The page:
The betrayal of the Spanish revolution: Workers' Liberty 3/6

The Spanish Revolution and the Civil War, 1936-9 - A "Diary" of Events, by Leon Trotsky

Submitted by Anon on 26 July, 2007 - 2:02

Though Leon Trotsky’s writings on Spain fill a large volume, he wrote no concise overview of the Spanish revolution. Our “diary” is culled from the commentaries he produced all through the last decade of his life: the last item here is dated 20 August 1940, the day Trotsky was assassinated.

25 May, 1930

The Primo de Rivera dictatorship has fallen without a revolution, from internal exhaustion. In the beginning, in other words, the question was decided by the sickness of the old society and not by the revolutionary forces of a new society…

Workers' Liberty 3/6: the Spanish workers revolution, 1936-7

Submitted by Anon on 25 November, 2006 - 1:14

Second only to Russia in 1917, the Spanish Revolution of 1936-7 is the most important workers' revolution of the 20th Century. That aspect of the "Spanish Civil War" has almost been written out of history. Here we describe what the Spanish workers did, before they were crushed, first by the Stalinists, and then by the Francoite fascists. Read it here.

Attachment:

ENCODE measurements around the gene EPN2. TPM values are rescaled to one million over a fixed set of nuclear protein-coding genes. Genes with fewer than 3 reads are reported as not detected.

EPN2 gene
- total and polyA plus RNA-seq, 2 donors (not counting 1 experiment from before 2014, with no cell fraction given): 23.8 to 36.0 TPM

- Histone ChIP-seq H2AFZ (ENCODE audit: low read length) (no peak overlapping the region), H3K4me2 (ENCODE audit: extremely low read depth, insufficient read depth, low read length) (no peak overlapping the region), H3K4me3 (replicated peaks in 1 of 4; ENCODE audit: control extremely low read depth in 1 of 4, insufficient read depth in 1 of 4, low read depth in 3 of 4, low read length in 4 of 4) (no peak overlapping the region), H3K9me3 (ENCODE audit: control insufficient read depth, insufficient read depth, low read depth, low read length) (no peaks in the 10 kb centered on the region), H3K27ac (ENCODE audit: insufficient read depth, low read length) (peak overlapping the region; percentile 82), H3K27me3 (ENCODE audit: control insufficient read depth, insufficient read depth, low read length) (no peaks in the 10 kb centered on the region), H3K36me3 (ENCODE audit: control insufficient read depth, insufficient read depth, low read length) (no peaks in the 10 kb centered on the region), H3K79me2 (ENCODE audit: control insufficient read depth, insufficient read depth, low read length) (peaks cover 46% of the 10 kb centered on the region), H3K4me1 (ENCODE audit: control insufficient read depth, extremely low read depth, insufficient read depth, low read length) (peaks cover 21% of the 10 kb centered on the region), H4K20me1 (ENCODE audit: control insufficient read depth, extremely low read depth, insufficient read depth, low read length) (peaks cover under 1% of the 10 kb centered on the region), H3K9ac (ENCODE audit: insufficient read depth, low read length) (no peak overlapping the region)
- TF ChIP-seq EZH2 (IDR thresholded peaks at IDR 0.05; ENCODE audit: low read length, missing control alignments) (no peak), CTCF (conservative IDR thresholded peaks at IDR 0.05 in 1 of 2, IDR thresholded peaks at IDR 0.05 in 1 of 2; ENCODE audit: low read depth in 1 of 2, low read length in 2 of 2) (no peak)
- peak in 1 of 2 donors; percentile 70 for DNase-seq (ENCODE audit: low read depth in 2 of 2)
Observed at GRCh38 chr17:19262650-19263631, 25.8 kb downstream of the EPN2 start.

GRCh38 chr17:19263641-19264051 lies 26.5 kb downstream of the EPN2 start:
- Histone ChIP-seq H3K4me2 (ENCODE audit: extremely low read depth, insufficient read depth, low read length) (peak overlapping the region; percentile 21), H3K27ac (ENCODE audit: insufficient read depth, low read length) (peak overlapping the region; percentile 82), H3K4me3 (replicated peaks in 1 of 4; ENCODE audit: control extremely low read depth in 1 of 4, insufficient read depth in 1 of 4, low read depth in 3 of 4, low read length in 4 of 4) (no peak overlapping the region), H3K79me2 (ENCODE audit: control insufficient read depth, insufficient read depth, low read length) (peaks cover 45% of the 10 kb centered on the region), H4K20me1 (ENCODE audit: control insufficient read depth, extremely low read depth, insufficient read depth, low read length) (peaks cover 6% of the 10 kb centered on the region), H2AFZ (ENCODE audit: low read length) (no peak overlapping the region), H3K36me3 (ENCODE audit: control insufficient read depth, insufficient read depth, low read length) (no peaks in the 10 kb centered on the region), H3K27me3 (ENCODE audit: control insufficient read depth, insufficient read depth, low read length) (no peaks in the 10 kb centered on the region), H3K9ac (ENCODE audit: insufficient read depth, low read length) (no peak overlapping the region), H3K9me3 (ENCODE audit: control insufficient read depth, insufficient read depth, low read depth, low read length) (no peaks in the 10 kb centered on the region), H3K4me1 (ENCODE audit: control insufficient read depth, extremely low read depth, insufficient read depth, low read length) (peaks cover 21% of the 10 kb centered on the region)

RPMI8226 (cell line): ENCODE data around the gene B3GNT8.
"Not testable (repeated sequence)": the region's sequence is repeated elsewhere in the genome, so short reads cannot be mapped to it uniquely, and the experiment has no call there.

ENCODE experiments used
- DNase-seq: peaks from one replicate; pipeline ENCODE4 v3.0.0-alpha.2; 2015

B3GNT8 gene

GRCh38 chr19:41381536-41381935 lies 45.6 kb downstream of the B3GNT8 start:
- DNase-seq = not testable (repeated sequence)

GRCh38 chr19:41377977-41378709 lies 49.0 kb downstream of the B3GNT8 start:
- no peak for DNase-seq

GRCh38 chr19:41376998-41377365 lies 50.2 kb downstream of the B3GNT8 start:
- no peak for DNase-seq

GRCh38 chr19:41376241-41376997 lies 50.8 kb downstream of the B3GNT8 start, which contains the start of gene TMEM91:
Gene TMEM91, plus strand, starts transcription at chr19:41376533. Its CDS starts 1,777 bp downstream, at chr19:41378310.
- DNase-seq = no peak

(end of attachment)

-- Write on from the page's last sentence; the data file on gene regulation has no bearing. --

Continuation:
Revolution and betrayal in Spain 1936-7

Submitted by Anon on 10 September, 2006 - 2:12 Author: Sean Matgamna

It is usually called the “Spanish civil war”, the thirty month struggle that began in July 1936, when the Spanish military, led by three generals, Franco, Mola and Sanjurgo — of whom one, Franco, would emerge as dictator — revolted against the Popular Front government which had been elected five months earlier.

Spain 1936/7: A Study in Workers’ Power

Submitted by Anon on 10 September, 2006 - 2:06 Author: Miriam Gould

In many respects there were very close parallels between the proletarian revolutions of [Russia] 1917 and [Spain] 1936. Spain and Russia were both gripped by profound economic crises rooted in their semi-feudal land systems. Both were agricultural economies based on a poverty-stricken peasantry. Capitalism had made little headway in Spain because of its inability to compete with the great industrial nations which had got into the field ahead of it; and because of the restricted internal market open to it Spanish industry struggled along by supplementing the economies of the major powers.